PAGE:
Cancer, Cannabis & the Endocannabinoid System: October 2022
This review study discusses the role of the Endocannabinoid System in the human body and its effect on the generation of cancerous tumors (carcinogenesis). It also examines the use of cannabis extracts and their components for primary and secondary care of cancer. It was published in October 2022 in the journal Cancers.
The authors give a nice scientific overview of the Endocannabinoid System (ECS), and is a good reference if you want to keep one handy (full text link at end of this summary).
Cannabinoids and terpenes have also been shown to affect most of the other systems in the human body such as the nervous, cardiovascular, respiratory, and digestive systems.
We don't spend a lot of time covering the human biological systems because we focus mostly on which active ingredient combinations work best for different goals. Understanding the operational details of these systems isn't really necessary for that, the same way you don't need that knowledge to know if aspirin works well for your headaches. A medical or wellness product either works or it doesn't, and doctors usually don't bother explaining HOW it works when they prescribe a medication.
But it is important to know that the ECS exists inside each of us (and our pets, too), and there are benefits that we don't directly "feel" when we take cannabinoids. This study is fairly comprehensive in its analysis of the ECS and current research on cannabis' effectiveness for cancer treatment.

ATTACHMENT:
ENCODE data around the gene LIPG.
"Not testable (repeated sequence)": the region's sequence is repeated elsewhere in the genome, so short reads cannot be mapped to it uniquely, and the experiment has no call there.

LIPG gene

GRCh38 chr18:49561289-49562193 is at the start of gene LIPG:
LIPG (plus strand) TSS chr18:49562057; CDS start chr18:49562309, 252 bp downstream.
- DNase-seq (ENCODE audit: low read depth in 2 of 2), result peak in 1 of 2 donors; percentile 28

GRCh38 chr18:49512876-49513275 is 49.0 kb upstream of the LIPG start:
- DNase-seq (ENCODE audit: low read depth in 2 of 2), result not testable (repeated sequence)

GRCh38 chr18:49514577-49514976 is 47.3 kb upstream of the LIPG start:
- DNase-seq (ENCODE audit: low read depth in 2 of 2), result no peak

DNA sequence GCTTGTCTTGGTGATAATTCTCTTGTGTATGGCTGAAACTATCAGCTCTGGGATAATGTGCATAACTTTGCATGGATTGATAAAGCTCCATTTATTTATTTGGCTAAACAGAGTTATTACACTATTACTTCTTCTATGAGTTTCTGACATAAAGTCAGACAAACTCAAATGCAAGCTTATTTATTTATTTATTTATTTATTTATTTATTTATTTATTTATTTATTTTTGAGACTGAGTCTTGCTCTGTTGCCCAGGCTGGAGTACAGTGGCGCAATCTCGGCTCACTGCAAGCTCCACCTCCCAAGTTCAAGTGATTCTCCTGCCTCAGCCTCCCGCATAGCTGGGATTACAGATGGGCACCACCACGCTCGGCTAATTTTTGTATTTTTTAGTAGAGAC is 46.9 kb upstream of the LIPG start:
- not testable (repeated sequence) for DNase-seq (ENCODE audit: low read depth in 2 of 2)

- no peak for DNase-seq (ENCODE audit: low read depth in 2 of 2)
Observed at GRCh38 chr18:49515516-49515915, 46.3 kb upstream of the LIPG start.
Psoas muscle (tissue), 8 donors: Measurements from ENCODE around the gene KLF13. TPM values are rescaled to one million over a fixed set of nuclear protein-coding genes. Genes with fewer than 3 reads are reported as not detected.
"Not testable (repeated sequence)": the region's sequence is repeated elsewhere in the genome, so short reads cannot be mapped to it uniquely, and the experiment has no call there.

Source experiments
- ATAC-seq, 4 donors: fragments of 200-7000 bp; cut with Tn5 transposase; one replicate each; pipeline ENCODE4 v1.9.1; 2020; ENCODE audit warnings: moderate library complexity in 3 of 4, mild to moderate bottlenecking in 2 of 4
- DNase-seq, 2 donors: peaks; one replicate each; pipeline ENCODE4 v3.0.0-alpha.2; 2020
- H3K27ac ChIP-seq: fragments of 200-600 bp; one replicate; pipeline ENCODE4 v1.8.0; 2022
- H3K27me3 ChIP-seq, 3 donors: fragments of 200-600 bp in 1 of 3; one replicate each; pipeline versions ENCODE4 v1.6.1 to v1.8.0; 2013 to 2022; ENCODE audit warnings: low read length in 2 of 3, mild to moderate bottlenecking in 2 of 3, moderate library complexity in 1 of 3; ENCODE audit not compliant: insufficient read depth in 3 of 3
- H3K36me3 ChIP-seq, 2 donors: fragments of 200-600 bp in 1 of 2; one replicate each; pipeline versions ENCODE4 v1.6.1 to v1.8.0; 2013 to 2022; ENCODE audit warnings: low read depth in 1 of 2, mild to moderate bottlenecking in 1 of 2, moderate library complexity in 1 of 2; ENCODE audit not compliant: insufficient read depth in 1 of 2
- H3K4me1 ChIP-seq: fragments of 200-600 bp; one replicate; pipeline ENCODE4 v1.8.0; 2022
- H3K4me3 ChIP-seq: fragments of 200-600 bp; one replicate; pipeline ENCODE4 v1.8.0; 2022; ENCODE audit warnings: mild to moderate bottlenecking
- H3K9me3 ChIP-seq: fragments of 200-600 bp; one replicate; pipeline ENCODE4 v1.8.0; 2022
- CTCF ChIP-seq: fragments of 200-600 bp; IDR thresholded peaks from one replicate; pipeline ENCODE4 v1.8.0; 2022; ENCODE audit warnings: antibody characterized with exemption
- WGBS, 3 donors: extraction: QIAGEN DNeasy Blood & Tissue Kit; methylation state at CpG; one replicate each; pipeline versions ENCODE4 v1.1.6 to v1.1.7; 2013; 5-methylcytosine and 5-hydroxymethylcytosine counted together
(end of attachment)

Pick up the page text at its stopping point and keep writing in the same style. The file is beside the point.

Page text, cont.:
A very basic summary of the ECS in the human body:
- Cannabinoids created inside our bodies and cannabinoids created by plants interact with the ECS that operates in our body to maintain homeostasis.
- The ECS promotes healthy development of tissues and regulates many of our biological processes ,and when it is unbalanced may lead to disease, including cancer.
Anandamide (AEA) and 2-arachidonoylglycerol (2-AG) are the two most bioactive endocannabinoids created by our bodies, and they trigger activation of the CB receptors in our endocannabinoid system. THC and CBD are only two of many phytocannabinoids that also interact with CB receptors.
Some key quotes from the authors:
The ECS is dysregulated in numerous diseases, including cancer.
A large body of evidence has indicated that the overexpression of CB1R or CB2R [CB receptors] is correlated with reduced survival, increased risk of metastasis and recurrence, and poor prognosis and clinical outcomes
Various in vitro and in vivo experiments have shown that cannabinoids can target almost every hallmark of cancer. They inhibit proliferation, reduce inflammation, stimulate apoptosis, and inhibit tumor invasiveness, angiogenesis, and metastasis.
One of the most important effects of cannabinoids, besides their antitumor ability, is that they are less likely to affect non-transformed normal cells surrounding tumors, and they may even have protective effects.
Studies on animals show the protective effects of cannabinoids against certain types of tumors
There were multiple reports showing the inhibitory effects of cannabinoids on cancer cell migration, invasion, and metastasis
This review also summarizes research on cannabinoids used for these non-cancer conditions:
- Nausea & Vomiting
- Palliative Care (reducing symptoms and improving Quality of Life)
- Increasing Appetite
- Anxiety & Sleep
In conclusion, the authors said:
"Cannabis and cannabinoids hold big promise for cancer therapy."
The full text article is here at MDPI.com.